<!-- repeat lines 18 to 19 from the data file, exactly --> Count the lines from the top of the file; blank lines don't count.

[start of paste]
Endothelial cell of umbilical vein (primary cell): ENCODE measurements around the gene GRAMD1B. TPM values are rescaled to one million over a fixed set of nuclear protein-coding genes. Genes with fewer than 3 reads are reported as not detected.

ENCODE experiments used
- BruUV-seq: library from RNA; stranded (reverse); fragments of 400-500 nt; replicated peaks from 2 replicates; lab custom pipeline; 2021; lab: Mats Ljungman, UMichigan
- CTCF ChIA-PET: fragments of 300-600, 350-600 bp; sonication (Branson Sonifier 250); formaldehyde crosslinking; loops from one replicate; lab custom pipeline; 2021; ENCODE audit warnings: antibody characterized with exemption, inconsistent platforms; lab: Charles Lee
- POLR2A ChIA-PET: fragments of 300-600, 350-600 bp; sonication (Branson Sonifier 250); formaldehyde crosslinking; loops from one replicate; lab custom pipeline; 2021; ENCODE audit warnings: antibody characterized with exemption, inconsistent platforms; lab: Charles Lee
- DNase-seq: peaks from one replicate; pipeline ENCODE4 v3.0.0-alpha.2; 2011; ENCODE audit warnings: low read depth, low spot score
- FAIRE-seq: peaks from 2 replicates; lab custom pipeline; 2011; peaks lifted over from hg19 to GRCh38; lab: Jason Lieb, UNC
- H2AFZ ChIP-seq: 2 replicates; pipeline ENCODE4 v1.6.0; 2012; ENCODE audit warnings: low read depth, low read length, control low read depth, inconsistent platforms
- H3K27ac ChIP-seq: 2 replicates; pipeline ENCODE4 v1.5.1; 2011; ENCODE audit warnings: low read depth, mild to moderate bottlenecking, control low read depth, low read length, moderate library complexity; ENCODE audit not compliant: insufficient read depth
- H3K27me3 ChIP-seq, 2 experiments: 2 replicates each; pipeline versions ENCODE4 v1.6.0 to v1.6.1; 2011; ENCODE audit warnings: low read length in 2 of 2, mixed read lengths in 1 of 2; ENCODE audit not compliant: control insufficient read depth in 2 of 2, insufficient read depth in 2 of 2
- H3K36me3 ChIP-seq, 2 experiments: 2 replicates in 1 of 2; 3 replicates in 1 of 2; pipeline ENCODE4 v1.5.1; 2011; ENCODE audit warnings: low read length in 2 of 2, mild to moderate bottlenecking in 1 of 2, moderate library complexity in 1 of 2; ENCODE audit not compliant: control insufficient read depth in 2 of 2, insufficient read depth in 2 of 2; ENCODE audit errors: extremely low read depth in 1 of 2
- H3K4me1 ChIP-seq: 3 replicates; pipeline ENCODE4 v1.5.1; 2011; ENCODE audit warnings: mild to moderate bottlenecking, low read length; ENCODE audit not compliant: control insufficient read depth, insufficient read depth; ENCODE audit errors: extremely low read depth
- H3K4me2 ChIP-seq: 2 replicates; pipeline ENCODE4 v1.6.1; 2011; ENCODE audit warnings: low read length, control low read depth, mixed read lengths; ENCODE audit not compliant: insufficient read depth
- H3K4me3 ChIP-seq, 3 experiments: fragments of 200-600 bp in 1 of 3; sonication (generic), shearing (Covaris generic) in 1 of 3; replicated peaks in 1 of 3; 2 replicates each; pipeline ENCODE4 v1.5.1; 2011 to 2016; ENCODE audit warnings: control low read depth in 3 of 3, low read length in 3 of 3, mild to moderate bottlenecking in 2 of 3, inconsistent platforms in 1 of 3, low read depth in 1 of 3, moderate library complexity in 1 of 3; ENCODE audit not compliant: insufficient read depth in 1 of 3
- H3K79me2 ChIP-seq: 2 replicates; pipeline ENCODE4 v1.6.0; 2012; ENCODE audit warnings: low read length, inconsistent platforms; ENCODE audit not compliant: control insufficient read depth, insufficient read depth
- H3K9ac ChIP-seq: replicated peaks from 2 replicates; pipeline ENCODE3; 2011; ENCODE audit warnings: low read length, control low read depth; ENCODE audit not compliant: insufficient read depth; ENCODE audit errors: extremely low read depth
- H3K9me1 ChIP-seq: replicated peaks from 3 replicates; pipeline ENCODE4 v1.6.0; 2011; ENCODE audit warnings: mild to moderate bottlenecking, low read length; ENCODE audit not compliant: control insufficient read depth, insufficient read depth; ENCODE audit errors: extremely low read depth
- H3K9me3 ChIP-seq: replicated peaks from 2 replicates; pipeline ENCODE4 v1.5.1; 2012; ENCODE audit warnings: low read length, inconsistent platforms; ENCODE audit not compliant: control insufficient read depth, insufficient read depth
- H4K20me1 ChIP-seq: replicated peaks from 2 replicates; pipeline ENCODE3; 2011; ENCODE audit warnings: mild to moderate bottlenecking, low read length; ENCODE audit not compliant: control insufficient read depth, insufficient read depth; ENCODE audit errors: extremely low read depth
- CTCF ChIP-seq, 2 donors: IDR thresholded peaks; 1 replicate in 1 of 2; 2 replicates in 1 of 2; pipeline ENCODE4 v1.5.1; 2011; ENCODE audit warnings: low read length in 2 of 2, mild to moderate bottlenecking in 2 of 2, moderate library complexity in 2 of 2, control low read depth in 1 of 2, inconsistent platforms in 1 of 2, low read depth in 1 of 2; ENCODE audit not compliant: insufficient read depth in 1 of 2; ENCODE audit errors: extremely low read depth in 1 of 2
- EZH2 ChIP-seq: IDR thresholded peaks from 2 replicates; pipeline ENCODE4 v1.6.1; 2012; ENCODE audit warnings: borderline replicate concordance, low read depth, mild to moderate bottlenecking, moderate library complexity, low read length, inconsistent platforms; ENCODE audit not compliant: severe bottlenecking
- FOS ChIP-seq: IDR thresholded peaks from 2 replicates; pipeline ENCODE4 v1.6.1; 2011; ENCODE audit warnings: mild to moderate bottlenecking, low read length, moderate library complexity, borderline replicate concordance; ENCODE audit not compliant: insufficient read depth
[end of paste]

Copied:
- H3K9me3 ChIP-seq: replicated peaks from 2 replicates; pipeline ENCODE4 v1.5.1; 2012; ENCODE audit warnings: low read length, inconsistent platforms; ENCODE audit not compliant: control insufficient read depth, insufficient read depth
- H4K20me1 ChIP-seq: replicated peaks from 2 replicates; pipeline ENCODE3; 2011; ENCODE audit warnings: mild to moderate bottlenecking, low read length; ENCODE audit not compliant: control insufficient read depth, insufficient read depth; ENCODE audit errors: extremely low read depth